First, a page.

By Clint Thompson
It is better for growers to be proactive instead of reactive when managing pepper weevils in their vegetable crops. That is the approach Southeast growers should utilize this spring, says Stormy Sparks, University of Georgia Extension vegetable entomologist.
“Pepper weevils, we are definitely overwintering them. We’ve documented that for the last three or four years now where we used to not overwinter populations. They were much more spotty in the past,” Sparks said. “It’s much more of a management of that pest in every crop, spring and fall. Growers are having to pay much more attention. They’re having to pay a lot more money on trying to manage that pest.
“It’s another one that’s extremely difficult to manage. If you get behind, it’s almost impossible to catch up. It’s much more of a preventative program more so than many of our insect management programs. Once they get established in the field, it’s almost impossible to eliminate them.”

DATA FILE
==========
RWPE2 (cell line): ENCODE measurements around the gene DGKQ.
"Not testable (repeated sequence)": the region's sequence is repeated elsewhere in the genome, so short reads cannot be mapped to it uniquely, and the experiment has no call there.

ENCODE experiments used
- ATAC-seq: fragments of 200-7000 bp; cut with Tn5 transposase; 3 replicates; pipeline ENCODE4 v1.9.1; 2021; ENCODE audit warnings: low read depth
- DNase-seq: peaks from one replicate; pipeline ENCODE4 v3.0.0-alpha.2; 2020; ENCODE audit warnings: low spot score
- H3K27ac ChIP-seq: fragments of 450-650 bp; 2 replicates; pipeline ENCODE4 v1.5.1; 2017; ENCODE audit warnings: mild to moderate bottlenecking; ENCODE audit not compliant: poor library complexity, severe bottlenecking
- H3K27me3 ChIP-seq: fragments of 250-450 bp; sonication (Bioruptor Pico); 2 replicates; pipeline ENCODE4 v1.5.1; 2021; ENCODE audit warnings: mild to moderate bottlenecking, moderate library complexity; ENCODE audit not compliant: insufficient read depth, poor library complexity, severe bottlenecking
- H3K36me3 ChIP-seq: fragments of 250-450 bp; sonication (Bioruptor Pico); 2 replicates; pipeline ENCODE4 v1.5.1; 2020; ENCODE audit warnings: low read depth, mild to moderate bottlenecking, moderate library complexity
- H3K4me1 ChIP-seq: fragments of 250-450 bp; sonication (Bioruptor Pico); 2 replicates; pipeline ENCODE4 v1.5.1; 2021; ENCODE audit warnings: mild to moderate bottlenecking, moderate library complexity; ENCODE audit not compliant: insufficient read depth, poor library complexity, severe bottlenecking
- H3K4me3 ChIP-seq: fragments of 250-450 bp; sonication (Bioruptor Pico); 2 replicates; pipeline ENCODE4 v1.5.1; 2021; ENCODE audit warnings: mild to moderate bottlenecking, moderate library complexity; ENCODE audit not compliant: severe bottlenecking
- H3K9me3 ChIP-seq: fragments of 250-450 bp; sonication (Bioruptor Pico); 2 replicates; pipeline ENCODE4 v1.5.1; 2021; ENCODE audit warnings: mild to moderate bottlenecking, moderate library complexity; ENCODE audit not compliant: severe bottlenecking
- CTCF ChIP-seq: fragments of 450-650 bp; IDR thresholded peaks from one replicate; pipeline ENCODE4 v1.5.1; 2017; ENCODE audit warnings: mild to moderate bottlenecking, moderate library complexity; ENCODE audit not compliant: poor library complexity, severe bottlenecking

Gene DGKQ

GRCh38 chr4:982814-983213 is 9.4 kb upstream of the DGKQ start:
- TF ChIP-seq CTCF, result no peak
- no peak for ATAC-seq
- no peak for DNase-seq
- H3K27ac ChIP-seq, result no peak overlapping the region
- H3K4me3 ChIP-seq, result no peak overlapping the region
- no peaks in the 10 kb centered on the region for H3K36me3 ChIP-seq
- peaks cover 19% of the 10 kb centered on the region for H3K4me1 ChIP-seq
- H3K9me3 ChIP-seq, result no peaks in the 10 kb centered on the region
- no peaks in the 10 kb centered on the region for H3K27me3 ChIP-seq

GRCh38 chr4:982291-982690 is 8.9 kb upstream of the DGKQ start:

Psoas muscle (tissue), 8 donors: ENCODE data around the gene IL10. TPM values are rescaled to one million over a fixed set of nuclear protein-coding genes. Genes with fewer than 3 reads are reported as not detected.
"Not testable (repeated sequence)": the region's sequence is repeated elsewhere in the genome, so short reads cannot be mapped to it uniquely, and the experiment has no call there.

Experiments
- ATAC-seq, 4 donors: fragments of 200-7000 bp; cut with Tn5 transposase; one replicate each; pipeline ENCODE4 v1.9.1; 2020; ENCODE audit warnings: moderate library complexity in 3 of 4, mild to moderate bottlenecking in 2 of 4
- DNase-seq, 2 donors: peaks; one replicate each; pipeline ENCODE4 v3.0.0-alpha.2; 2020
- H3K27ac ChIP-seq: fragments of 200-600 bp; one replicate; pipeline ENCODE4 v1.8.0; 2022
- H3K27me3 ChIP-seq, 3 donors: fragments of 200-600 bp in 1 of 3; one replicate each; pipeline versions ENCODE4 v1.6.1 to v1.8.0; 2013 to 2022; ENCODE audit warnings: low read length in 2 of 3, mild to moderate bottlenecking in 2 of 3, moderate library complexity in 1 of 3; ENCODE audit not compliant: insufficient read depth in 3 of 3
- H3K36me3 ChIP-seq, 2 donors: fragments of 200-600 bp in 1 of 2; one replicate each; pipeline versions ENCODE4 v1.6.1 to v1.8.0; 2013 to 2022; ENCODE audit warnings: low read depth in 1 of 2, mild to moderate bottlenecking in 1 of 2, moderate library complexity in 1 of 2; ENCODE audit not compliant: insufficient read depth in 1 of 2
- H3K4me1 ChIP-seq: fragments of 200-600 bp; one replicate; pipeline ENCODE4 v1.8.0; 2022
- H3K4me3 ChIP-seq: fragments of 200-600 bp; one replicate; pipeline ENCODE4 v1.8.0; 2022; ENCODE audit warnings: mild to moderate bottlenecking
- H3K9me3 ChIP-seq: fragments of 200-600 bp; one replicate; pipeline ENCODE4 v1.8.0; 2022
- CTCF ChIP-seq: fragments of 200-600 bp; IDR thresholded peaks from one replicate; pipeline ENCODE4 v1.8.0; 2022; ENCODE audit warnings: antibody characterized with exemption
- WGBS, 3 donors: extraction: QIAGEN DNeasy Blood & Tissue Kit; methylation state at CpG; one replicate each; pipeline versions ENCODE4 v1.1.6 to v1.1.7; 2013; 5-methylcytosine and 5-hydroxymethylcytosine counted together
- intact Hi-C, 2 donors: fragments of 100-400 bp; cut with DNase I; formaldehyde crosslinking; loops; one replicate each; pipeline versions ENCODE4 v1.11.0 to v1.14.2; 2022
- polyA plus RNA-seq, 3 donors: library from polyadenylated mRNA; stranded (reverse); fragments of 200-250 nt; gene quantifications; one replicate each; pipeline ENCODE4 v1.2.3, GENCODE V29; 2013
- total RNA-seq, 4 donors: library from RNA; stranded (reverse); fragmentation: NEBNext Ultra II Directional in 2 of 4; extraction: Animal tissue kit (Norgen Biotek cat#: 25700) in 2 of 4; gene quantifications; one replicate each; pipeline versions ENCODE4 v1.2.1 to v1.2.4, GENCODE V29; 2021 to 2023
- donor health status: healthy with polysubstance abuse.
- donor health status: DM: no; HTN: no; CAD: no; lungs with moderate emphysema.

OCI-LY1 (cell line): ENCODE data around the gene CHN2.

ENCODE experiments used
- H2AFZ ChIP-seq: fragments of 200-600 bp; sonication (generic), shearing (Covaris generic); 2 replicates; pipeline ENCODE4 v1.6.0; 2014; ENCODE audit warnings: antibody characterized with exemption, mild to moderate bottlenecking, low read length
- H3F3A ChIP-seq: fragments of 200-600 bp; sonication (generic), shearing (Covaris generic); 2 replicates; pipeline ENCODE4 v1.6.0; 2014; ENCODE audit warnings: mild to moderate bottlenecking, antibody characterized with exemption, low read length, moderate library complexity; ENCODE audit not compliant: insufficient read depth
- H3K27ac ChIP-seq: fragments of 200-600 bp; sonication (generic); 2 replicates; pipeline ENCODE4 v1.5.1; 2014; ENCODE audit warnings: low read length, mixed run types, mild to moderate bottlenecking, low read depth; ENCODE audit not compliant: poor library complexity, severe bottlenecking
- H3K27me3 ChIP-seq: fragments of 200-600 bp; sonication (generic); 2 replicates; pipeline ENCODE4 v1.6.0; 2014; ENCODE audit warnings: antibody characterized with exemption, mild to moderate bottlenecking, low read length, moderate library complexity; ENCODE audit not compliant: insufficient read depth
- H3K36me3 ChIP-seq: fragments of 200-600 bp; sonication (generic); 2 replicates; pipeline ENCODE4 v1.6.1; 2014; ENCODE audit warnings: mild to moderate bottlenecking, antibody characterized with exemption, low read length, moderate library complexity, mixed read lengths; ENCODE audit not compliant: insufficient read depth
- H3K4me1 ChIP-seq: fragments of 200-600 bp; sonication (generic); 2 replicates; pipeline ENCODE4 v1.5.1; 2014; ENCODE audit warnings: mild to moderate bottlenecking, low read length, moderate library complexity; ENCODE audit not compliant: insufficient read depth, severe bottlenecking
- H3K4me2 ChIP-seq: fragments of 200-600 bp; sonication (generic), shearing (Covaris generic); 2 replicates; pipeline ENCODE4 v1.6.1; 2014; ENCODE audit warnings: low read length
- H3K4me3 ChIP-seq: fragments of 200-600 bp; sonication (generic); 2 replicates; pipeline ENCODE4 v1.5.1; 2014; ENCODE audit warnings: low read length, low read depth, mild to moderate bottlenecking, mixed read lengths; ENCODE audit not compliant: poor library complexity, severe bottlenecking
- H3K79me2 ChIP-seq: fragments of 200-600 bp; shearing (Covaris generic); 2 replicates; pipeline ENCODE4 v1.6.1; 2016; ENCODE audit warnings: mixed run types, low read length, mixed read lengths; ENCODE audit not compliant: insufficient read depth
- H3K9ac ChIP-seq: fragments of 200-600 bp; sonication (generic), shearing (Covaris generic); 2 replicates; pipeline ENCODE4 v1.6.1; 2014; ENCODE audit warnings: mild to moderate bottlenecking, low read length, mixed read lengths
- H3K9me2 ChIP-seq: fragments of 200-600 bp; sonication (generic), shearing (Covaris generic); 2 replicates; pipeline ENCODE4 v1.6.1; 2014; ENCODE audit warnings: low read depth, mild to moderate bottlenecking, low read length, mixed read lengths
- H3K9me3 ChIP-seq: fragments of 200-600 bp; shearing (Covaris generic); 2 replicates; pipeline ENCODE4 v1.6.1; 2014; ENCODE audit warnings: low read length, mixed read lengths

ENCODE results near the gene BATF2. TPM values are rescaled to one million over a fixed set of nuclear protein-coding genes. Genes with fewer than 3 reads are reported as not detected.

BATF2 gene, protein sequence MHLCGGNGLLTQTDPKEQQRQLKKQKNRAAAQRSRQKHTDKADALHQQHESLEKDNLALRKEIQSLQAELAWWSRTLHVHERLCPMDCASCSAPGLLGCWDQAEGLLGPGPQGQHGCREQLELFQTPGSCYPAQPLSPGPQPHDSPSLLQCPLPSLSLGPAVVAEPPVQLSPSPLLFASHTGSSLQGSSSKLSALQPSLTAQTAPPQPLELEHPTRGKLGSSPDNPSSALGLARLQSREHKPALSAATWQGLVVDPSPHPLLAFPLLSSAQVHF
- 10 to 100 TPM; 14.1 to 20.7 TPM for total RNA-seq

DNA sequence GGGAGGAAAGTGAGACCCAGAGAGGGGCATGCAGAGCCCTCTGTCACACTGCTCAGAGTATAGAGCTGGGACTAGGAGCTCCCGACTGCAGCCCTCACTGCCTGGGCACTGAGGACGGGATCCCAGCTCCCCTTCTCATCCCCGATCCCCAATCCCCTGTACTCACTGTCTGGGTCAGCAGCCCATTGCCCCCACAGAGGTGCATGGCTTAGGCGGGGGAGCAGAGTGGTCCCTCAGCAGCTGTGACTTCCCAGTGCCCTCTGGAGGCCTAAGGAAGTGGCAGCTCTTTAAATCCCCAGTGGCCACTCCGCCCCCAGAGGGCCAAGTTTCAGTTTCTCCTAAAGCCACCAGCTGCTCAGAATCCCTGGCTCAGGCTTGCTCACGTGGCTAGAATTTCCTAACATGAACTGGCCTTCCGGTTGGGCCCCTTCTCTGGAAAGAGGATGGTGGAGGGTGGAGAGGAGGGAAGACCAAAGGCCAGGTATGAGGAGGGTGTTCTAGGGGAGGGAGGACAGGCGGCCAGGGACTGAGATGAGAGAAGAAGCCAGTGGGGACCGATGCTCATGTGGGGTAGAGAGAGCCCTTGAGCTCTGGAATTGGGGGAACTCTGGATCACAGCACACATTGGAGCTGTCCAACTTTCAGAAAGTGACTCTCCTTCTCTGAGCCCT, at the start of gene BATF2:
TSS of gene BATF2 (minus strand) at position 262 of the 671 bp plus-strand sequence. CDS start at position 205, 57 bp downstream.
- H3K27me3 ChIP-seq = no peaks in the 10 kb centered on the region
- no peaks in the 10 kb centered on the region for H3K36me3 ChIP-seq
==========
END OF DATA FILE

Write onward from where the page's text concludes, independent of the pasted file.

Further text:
Sparks said there are a limited number of pesticides available that are relatively effective, which makes preventative protection the best course of management for growers.
Actara, Vydate, diamides and pyrethroids can be used in a program to control the pepper weevil.
There are various factors for farmers to consider if they hope to disrupt the weevil’s life cycle. Proper sanitation and a crop-free period, if it’s accompanied by the destruction of alternate hosts can be effective. Sanitation involves any practice that eliminates or reduces the amount of pathogen inoculum, pests, or weed seeds that are still present in the field.